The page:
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Symmetry454

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Title: Symmetry454  
Author: World Heritage Encyclopedia
Language: English
Subject: Gregorian calendar, Hanke-Henry Permanent Calendar, North Korean calendar, Jalali calendar, Xhosa calendar
Collection: Leap Week Calendars, Proposed Calendars, Specific Calendars
Publisher: World Heritage Encyclopedia
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Symmetry454

The Symmetry454 Calendar (Sym454) is a proposal for calendar reform. It is a perennial solar calendar that conserves the traditional 7-day week, has symmetrical equal quarters, and starts every month on Monday.

Contents

  • Calendar year 1
  • Leap rule 2
  • Calendar arithmetic 3
  • Easter on a fixed date 4
  • See also 5
  • External links 6
  • References 7

Calendar year

The proposed calendar is laid out as follows:

Quarter 1st month 2nd month 3rd month
1st
January
Mon Tue Wed Thu Fri Sat Sun
1 2 3 4 5 6 7
8 9 10 11 12 13 14
15 16 17 18 19 20 21
22 23 24 25 26 27 28
 
February
Mon Tue Wed Thu Fri Sat Sun
1 2 3 4 5 6 7
8 9 10 11 12 13 14
15 16 17 18 19 20 21
22 23 24 25 26 27 28
29 30 31 32 33 34 35
March
Mon Tue Wed Thu Fri Sat Sun
1 2 3 4 5 6 7
8 9 10 11 12 13 14
15 16 17 18 19 20 21
22 23 24 25 26 27 28
 
2nd
April
Mon Tue Wed Thu Fri Sat Sun
1 2 3 4 5 6 7
8 9 10 11 12 13 14
15 16 17 18 19 20 21
22 23 24 25 26 27 28
 
May
Mon Tue Wed Thu Fri Sat Sun
1 2 3 4 5 6 7
8 9 10 11 12 13 14
15 16 17 18 19 20 21
22 23 24 25 26 27 28
29 30 31 32 33 34 35
June
Mon Tue Wed Thu Fri Sat Sun
1 2 3 4 5 6 7
8 9 10 11 12 13 14
15 16 17 18 19 20 21
22 23 24 25 26 27 28
 
3rd
July
Mon Tue Wed Thu Fri Sat Sun
1 2 3 4 5 6 7
8 9 10 11 12 13 14
15 16 17 18 19 20 21
22 23 24 25 26 27 28
 
August
Mon Tue Wed Thu Fri Sat Sun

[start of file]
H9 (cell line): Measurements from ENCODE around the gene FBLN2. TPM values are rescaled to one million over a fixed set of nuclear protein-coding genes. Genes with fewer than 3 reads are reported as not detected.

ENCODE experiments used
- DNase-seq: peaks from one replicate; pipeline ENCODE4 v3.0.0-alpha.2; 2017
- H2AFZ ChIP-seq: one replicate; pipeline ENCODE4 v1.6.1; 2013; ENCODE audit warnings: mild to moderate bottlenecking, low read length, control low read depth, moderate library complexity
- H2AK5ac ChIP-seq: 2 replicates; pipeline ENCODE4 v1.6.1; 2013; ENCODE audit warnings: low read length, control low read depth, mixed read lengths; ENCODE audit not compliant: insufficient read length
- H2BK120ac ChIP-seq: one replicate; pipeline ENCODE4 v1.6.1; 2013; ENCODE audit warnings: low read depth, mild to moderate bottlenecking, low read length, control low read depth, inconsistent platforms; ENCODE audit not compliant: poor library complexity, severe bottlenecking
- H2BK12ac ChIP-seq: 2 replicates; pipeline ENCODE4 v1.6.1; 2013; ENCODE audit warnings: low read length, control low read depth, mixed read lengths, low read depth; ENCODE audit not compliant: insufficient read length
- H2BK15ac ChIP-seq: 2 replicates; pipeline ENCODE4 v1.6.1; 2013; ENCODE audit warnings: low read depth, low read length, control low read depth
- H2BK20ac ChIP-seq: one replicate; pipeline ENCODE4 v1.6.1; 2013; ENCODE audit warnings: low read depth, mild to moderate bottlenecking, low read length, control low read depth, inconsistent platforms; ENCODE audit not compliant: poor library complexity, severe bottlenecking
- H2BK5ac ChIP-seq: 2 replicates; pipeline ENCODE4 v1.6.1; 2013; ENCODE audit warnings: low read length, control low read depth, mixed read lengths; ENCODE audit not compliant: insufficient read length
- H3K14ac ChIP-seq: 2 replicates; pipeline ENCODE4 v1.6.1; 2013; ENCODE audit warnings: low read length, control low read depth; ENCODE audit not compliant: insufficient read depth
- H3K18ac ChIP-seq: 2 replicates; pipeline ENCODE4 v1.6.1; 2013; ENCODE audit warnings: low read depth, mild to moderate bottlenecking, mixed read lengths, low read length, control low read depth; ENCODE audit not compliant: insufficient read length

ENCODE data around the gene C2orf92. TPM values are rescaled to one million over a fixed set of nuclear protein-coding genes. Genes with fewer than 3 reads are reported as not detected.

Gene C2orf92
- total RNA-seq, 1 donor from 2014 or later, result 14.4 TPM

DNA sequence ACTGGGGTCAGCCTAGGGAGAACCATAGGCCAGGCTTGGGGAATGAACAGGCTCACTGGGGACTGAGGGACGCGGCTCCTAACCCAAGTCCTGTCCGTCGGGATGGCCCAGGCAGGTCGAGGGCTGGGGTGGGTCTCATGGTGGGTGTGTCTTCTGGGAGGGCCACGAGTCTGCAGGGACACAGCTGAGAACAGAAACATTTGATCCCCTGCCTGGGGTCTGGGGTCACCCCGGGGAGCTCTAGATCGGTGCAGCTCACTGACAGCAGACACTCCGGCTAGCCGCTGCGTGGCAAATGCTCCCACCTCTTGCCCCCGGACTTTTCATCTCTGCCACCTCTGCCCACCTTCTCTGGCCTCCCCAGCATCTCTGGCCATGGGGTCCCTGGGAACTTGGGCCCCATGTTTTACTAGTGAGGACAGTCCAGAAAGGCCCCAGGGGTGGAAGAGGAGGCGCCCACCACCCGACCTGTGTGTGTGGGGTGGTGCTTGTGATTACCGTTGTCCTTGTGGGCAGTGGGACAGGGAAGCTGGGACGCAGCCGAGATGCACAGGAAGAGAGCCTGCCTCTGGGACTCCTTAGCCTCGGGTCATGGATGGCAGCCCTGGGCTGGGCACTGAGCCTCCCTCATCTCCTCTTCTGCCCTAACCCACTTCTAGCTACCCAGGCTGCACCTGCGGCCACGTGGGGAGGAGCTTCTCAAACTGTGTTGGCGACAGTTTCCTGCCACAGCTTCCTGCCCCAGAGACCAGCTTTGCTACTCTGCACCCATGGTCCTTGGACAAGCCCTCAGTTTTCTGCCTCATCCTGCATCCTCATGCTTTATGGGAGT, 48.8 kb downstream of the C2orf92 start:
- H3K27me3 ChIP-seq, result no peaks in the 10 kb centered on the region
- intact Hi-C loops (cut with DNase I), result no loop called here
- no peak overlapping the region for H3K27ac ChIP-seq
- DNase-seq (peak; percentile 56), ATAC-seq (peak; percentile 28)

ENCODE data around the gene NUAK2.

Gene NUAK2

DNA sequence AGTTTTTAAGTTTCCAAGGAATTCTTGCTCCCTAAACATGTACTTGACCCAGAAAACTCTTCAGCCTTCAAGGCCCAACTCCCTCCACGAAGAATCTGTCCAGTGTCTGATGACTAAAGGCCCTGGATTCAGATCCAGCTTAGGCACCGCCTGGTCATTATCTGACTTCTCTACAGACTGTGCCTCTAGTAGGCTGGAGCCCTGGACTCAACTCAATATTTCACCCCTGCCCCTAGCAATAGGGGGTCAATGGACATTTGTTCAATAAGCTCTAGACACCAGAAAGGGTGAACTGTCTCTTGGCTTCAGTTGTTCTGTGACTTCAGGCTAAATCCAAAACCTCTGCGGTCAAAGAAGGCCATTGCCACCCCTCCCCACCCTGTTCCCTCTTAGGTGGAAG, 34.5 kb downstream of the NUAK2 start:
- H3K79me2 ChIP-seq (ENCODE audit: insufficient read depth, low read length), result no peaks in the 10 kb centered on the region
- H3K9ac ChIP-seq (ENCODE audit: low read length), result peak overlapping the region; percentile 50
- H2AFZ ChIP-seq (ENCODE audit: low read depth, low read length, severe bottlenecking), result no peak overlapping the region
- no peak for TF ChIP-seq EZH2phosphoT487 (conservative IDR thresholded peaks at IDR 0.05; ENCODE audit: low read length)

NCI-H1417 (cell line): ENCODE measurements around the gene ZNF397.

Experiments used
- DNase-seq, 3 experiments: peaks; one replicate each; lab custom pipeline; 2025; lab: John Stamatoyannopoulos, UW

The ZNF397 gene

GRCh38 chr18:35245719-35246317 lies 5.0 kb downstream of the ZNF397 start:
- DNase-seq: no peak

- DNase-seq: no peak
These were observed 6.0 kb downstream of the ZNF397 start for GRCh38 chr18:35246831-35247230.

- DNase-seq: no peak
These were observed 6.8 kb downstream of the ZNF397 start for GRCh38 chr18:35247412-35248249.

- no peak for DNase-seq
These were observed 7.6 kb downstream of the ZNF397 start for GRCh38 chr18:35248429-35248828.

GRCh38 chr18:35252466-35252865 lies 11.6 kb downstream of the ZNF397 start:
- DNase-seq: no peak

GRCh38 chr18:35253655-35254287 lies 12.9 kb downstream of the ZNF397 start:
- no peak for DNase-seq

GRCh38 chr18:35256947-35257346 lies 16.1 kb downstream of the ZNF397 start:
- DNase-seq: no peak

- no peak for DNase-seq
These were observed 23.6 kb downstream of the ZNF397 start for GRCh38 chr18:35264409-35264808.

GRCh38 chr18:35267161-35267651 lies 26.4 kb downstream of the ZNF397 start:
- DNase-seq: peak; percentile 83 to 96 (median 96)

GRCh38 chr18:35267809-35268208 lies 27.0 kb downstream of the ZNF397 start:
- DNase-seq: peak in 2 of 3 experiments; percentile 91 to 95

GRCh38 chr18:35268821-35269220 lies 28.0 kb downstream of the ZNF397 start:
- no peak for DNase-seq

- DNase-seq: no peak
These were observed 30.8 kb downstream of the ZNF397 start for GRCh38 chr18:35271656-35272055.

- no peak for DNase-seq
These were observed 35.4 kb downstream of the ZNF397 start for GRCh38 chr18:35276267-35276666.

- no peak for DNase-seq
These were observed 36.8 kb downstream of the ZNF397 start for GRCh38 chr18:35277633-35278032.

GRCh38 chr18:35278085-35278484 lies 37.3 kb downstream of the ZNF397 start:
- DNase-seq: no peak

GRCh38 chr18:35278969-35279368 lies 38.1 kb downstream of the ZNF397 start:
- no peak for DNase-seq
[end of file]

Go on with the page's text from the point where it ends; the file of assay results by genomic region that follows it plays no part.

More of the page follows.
1 2 3 4 5 6 7
8 9 10 11 12 13 14
15 16 17 18 19 20 21
22 23 24 25 26 27 28
29 30 31 32 33 34 35
September
Mon Tue Wed Thu Fri Sat Sun
1 2 3 4 5 6 7
8 9 10 11 12 13 14
15 16 17 18 19 20 21
22 23 24 25 26 27 28
 
4th
October
Mon Tue Wed Thu Fri Sat Sun
1 2 3 4 5 6 7
8 9 10 11 12 13 14
15 16 17 18 19 20 21
22 23 24 25 26 27 28
 
November
Mon Tue Wed Thu Fri Sat Sun
1 2 3 4 5 6 7
8 9 10 11 12 13 14
15 16 17 18 19 20 21
22 23 24 25 26 27 28
29 30 31 32 33 34 35
December
Mon Tue Wed Thu Fri Sat Sun
1 2 3 4 5 6 7
8 9 10 11 12 13 14
15 16 17 18 19 20 21
22 23 24 25 26 27 28
29 30 31 32 33 34 35
The last 7 days of December, shown in grey, are intercalary days that are appended only to the end of leap years.

The idea of months having 4 or 5 whole weeks is not new, having been proposed in the 1970s by Chris Carrier for the Bonavian Civil Calendar and by Joseph Shteinberg for his "Calendar Without Split Weeks". Whereas the former has 5 + 4 + 4 weeks per quarter, and the latter has 4 + 4 + 5 weeks per quarter, the Symmetry454 Calendar has a symmetrical 4 + 5 + 4 weeks per quarter, which is why it is named Symmetry454. (Note that there is no space between "Symmetry" and "454".)

Balanced quarters are desirable for businesses because they aid in fiscal planning and analysis.

All months have a whole number of weeks, so no month ever has a partial week. Each day number within a month falls on the same weekday in all months and years; in particular, Friday the 13th never occurs under this calendar.

All holidays, birthdays, anniversaries, etc. are permanently fixed. All ordinal day and week numbers within the year are also permanently fixed.